Samuel A. Coe:
‘Mayor of Ridgebury’
Many men who lost an arm in battle might figure that’s enough public service. Not “Uncle Sam” Coe. The battle-worn veteran of the Civil War came to Ridgefield and led an unusually long life of helping his community in many ways — so much so, he was often called the “mayor of Ridgebury.”
“To say that he was much revered, respected and beloved in no way expresses how deeply the inhabitants of Ridgefield felt about Mr. Coe,” wrote The Ridgefield Press at his death in 1936. “His friends are legion, and they all mourn as one the passing of a true friend.”
Samuel Augustus Coe was born in 1843 in the Peach Lake section of North Salem, the son of Quakers whose ancestors helped settle that town in the early 1700s. (His great-great-grandmother was said to be the first white child born in the Oblong, the 1.75-mile-wide by 50-mile-long slice of Connecticut ceded to New York in 1731.)
At the age of 19, he enlisted in the Union Army at Brewster, and became a member of the 6th Heavy Artillery, Company G, of New York Volunteers.
“Mr. Coe saw hard service in the Maryland and Virginia campaigns,” The Press reported. “In different battles he was near death many times. Bullets struck his clothing, one burned his neck, another his cheek, and another cut a furrow through his hair, but no blood was drawn then. Later, he was wounded at the siege of Petersburg in May 1864 where he was under fire for 30 days.”
That wound at Petersburg caused the loss of part of his left arm, “thus depriving him of his dream of becoming a shoemaker.”
He was taken to New York City to recuperate under the care of the Sisters of Charity, an order of nuns founded by St. Elizabeth Seton (Ridgefield’s church named for her is just up the road from Coe’s Ridgebury farm).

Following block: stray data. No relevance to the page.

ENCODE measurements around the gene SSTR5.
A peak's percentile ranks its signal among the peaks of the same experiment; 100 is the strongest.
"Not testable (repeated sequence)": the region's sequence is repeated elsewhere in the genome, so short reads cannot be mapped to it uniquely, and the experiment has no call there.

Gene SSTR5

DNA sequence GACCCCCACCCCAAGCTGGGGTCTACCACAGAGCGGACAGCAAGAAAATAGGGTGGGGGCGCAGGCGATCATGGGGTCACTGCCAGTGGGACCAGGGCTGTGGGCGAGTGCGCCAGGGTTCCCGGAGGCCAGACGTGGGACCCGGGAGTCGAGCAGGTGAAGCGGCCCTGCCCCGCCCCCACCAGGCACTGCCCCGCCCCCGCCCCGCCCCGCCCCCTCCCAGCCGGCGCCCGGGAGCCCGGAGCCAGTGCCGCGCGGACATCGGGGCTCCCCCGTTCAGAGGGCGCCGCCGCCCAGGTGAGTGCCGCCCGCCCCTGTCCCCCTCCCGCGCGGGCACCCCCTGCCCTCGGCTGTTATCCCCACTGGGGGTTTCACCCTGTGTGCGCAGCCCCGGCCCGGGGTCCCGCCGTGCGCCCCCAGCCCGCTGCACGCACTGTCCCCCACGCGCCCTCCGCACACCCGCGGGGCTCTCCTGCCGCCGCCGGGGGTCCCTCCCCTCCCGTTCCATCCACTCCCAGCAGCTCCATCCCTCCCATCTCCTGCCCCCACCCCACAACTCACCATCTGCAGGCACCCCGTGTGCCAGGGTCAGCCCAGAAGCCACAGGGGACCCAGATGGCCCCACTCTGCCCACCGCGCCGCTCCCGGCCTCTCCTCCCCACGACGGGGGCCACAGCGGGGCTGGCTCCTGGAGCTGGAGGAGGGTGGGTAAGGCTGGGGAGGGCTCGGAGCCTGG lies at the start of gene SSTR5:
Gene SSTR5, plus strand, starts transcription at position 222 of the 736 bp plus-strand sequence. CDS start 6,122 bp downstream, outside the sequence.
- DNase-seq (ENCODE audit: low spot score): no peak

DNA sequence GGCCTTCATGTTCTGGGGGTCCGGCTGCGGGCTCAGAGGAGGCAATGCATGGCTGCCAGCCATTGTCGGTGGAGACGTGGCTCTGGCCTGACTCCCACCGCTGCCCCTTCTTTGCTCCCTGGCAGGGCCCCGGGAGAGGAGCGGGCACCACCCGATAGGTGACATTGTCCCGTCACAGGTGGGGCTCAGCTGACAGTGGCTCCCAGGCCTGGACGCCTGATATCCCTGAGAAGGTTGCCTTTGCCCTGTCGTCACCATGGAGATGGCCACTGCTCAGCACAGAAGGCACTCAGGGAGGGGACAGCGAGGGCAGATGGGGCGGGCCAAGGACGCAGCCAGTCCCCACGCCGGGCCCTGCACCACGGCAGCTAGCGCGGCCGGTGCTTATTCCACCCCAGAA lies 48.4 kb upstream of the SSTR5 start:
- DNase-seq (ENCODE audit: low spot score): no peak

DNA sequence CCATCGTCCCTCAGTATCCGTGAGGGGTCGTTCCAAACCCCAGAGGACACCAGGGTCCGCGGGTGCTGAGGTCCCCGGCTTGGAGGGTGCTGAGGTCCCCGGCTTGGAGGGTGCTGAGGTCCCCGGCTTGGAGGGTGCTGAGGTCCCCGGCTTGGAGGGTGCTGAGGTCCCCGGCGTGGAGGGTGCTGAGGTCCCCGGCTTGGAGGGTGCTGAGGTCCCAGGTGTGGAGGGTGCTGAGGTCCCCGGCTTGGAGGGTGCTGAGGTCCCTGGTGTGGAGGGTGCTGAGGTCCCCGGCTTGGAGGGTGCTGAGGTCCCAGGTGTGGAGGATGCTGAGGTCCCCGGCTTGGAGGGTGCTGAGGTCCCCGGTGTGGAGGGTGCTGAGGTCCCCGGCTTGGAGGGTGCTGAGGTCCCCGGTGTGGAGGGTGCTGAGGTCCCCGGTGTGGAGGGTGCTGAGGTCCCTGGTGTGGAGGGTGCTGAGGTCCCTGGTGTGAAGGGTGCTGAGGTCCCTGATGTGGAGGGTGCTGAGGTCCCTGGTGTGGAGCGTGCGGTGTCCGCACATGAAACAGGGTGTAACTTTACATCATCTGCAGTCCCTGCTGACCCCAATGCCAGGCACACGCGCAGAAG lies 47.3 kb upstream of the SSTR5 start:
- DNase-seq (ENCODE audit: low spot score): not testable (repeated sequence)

After the war, Coe married Susan Cable of North Salem and by around 1890 the couple had moved to Ridgebury, buying a 100-acre farm at the corner of Ridgebury Road. Their house on Old
Coe became very active in his new community. He was a Ridgefield selectman for the eight years from 1894 to 1902, a state representative from 1911 to 1913, and a member of the Board of Assessors for 20 years. He served on the Board of Relief — the elected agency that heard complaints that taxes were too high or unfairly levied — until he was 90 years old.
He was a deacon of the Ridgebury Congregational Church for 35 years, and religiously passed the collection plate — a long-handled one — until a few years before his death. He retired from public service in 1933 and moved to Patterson, N.Y., to live with a friend. He died in 1936 at the age of 92.
“Mr. Coe retained the vigor of his youth for many years and in his declining years was a man of unusual vitality,” The Danbury News said at his death. “His eyesight and hearing remained as keen as when he was a boy and a month ago, he slapped his Ridgefield friends on the back as unceremoniously and with as much vim as he had done 20 years before.”
He was also sharp of mind, The News said. “He recalled the events of bygone days as clearly as if they had happened yesterday and kept in close touch with events of the modern world. On his last chat with friends in Ridgefield, he talked with heightened interest of the 1936 presidential election campaign. He was a Republican and expected to cast his 1936 vote for the GOP.”
He didn’t make it to the polls, however, dying in April.
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